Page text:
1. Reducing the cost of acquiring customers or clients,
  2. Increasing your business’ sales, and
  3. Retaining as many customers (or clients) as possible.

The most effective marketing is backed by a solid strategy.

Organized sticky notes on the wall

A goal without a plan is a wish. If you want to increase your conversion rate (and therefore revenue), then you need to have a solid CRO strategy in place.

Your CRO strategy should clearly outline the tactics and changes that you plan to implement on your website for optimizing the all-important conversion rate. In addition, it needs to clearly outline how these changes will be measured. Establish baseline metrics, and measure against these over time as you implement your strategy.

What are the steps for a CRO marketing strategy?

  1. Research
  2. Analyze
  3. Identify opportunities
  4. Hypothesize
  5. Map customer journey
  6. Implement
  7. Measure

1. Research and Decide on Your Goal

The first step is to research your industry and decide on a reasonable goal for your strategy. Again, this is where market research can really help you in determining a goal.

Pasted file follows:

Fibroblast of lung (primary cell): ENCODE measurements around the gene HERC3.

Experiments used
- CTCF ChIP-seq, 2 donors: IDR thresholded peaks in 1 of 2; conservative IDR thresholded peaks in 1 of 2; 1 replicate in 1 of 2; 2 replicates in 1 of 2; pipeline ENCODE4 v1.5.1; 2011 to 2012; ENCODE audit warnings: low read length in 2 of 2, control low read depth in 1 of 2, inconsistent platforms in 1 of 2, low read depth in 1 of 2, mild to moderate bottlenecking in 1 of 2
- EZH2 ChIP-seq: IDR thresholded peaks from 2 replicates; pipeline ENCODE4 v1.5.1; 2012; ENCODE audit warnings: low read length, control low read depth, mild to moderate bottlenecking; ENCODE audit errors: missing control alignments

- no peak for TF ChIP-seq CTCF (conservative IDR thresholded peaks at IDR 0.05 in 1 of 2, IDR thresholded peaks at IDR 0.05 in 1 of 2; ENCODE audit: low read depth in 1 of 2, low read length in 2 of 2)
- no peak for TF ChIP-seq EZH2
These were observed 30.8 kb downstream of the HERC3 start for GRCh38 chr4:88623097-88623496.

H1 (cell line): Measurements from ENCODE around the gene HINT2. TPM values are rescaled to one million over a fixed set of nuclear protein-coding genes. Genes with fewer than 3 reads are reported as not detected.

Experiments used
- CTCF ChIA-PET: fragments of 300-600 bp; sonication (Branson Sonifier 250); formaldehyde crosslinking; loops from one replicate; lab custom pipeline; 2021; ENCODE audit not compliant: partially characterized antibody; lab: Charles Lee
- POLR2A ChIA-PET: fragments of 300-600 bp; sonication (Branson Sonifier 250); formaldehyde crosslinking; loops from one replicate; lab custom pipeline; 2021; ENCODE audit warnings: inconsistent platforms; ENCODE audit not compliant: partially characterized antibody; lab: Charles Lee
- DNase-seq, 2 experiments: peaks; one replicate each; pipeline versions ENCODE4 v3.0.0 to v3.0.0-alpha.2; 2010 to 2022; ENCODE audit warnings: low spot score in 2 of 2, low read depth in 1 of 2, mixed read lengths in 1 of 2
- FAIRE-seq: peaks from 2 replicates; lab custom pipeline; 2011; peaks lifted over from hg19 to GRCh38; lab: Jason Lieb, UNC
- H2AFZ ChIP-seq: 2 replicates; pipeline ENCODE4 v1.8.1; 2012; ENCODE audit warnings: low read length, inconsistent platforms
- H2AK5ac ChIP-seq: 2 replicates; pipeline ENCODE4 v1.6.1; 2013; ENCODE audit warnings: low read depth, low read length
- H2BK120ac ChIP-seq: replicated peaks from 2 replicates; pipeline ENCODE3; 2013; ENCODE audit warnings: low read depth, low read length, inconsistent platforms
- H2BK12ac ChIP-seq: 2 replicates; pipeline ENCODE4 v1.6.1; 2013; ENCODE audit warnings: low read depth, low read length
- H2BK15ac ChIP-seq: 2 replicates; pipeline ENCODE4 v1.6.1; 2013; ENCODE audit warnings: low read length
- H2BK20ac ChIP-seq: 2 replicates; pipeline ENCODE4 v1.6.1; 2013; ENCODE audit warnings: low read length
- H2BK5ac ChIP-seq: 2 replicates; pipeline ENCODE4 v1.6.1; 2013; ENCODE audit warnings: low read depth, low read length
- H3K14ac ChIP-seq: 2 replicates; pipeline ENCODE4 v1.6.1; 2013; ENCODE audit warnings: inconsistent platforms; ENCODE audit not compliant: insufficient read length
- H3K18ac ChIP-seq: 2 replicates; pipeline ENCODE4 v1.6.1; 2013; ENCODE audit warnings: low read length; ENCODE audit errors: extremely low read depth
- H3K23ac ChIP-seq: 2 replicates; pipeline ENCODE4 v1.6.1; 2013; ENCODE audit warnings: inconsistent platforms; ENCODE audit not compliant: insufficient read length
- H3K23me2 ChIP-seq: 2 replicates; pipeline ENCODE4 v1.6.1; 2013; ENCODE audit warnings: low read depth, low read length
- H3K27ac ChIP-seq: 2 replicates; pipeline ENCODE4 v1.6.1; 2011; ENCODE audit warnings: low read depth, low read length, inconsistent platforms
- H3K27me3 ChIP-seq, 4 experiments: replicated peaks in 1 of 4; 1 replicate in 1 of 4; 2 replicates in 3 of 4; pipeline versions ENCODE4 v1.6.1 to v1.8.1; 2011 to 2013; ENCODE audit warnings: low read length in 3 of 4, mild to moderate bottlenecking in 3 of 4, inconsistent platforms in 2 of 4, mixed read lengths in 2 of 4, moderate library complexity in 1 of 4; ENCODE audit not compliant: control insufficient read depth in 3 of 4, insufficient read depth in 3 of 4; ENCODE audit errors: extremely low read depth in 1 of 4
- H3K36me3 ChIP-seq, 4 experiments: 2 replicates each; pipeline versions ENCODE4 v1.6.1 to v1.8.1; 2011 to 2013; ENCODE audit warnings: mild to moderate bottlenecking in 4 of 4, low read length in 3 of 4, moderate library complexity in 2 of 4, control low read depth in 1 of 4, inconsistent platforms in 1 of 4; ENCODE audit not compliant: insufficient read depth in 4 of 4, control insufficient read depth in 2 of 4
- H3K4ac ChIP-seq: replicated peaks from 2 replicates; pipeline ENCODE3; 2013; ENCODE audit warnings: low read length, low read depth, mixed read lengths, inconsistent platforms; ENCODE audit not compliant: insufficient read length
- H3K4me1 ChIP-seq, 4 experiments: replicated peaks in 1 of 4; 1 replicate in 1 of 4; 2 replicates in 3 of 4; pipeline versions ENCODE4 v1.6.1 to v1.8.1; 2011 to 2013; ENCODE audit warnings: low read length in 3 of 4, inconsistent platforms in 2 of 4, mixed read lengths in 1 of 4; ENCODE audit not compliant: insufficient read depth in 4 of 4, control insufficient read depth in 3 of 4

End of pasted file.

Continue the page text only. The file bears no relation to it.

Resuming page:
Also, consider what Key Performance Indicator (KPI) is important to you. Maybe there are several. These are points that ultimately determine the success of your project. An obvious KPI is earned revenue, but others could be a number of contact requests, decrease in number of support tickets, and even amount of social shares of your content. Essentially, any metric that you deem important for your business.

2. Analyze Your Current Performance

Go over your current marketing strategy and analyze all the things. Leave no stone left unturned, so to speak. Your goal is to establish a baseline that you will measure against as you implement your strategy.

This is where using marketing tools is helpful. The three main kinds of tools worth considering include:

  • Analytics – Tools that help you collect and analyze aggregate data.
  • User behavior – These are tools like digital heat maps that can show you what actions your site visitors are taking and when.
  • A/B and multivariate testing – Site testing tools that display one or more alternate pages with your changes to a segment of your visitors.